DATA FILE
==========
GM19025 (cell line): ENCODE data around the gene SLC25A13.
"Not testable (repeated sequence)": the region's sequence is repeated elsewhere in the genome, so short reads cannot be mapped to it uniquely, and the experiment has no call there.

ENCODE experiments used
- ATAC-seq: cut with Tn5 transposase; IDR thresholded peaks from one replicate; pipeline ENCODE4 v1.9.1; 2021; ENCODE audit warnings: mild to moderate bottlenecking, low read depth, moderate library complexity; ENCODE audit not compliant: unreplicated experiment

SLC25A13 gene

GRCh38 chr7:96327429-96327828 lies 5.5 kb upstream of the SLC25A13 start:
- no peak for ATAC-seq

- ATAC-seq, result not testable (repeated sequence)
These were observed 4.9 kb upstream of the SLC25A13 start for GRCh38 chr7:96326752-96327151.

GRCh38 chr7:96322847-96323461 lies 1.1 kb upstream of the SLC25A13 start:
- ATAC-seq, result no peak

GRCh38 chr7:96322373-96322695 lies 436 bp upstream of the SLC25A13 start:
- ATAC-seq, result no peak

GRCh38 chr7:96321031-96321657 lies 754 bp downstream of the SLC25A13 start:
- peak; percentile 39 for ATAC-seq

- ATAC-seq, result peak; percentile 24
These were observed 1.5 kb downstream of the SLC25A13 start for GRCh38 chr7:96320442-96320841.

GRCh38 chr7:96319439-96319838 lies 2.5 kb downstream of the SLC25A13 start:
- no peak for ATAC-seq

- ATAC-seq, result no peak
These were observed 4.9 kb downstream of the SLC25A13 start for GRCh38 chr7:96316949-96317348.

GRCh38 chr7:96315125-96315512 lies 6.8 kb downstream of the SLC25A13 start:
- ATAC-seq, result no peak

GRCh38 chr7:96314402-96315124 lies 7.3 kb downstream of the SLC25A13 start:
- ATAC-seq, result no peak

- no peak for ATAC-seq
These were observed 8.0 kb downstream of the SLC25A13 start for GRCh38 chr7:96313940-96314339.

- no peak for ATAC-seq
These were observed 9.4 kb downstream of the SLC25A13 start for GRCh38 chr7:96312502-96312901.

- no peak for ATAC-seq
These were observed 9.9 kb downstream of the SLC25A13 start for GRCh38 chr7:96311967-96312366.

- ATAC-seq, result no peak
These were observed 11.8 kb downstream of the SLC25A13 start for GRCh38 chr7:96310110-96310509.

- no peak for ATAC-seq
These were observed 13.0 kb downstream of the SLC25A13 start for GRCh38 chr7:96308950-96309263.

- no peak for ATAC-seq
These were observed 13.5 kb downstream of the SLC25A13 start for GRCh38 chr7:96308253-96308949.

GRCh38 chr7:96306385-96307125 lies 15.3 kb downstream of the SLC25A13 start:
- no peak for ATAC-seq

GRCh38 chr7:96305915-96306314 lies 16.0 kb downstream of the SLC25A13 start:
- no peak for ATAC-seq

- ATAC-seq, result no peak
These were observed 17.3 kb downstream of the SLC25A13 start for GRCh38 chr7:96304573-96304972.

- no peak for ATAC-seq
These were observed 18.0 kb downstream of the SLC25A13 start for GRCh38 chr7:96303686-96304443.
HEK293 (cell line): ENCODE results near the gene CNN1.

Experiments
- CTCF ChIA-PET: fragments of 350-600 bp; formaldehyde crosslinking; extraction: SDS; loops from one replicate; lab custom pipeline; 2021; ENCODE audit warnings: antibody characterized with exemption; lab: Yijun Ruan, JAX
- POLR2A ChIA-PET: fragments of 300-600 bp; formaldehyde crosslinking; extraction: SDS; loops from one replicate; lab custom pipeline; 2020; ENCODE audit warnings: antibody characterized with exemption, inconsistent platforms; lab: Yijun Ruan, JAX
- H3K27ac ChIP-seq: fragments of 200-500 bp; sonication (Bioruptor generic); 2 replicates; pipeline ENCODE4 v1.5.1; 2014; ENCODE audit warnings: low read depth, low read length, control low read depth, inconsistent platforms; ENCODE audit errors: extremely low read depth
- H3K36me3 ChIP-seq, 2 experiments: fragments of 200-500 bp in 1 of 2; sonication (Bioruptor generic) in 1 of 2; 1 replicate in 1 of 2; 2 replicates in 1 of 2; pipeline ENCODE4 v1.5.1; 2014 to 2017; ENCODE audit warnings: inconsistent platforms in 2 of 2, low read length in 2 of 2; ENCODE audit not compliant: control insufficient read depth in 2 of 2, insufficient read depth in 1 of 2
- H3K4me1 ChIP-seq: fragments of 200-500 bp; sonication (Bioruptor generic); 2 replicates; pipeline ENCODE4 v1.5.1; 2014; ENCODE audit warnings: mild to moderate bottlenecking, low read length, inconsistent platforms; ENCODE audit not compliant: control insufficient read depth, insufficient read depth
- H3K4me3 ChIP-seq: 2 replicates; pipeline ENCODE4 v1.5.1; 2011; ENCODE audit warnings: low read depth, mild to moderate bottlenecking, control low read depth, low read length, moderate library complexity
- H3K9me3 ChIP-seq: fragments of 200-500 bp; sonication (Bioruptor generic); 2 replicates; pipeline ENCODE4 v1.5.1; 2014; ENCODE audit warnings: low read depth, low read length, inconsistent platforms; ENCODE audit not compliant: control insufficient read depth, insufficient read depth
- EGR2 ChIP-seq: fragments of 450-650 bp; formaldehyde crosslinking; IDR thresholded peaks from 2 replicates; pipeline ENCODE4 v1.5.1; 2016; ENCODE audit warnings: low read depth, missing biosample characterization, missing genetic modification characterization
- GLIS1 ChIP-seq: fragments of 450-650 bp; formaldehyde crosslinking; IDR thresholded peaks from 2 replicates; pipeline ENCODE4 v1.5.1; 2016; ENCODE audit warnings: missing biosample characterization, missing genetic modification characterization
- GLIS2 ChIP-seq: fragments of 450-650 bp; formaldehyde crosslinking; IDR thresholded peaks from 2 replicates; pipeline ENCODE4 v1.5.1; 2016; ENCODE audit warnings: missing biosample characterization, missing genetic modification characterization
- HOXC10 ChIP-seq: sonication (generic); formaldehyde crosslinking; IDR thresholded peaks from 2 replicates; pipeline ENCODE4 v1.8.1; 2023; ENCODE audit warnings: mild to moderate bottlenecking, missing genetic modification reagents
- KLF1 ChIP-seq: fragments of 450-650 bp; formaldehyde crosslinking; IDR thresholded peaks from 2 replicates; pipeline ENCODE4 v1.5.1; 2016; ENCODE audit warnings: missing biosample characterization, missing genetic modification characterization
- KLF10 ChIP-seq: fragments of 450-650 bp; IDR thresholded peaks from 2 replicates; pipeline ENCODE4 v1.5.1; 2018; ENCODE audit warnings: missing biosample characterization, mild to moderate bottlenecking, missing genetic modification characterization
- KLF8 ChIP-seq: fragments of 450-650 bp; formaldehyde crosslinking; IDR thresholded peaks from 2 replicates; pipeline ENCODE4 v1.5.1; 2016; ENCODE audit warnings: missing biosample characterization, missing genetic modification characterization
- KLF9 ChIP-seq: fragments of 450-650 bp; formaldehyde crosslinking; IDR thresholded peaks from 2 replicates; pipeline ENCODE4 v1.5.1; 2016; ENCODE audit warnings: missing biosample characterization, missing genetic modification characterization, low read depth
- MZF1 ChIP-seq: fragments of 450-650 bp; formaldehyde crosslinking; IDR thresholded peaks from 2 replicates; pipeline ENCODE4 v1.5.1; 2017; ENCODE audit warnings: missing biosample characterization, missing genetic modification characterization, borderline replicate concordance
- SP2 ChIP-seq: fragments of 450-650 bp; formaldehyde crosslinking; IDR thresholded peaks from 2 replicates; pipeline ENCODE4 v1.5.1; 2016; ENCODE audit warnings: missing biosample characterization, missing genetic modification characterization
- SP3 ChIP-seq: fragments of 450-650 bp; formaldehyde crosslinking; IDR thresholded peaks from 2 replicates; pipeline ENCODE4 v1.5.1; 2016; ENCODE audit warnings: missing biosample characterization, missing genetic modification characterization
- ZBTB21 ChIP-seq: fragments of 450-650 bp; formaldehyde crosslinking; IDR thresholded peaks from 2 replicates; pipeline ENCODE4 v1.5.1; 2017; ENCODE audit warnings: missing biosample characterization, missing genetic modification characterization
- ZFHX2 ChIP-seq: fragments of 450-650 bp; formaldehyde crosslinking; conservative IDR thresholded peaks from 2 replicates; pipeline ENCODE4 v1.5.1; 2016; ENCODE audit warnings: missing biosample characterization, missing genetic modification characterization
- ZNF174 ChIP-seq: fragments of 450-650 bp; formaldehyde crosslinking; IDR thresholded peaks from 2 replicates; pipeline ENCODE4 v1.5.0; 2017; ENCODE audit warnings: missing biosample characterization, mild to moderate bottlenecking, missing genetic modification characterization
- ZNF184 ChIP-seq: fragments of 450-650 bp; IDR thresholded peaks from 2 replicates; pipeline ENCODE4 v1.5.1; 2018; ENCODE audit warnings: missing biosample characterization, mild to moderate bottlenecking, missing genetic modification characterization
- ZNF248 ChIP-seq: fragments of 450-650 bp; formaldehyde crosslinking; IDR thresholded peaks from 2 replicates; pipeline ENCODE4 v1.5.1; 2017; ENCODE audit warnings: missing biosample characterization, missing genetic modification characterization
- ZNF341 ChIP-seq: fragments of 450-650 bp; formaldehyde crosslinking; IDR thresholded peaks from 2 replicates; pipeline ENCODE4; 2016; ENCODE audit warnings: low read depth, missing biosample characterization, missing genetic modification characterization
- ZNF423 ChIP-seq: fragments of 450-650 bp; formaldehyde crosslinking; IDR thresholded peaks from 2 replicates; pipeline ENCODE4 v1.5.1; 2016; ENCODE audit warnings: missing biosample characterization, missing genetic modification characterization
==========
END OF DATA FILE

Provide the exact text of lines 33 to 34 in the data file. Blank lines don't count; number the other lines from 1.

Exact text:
These were observed 11.8 kb downstream of the SLC25A13 start for GRCh38 chr7:96310110-96310509.

- no peak for ATAC-seq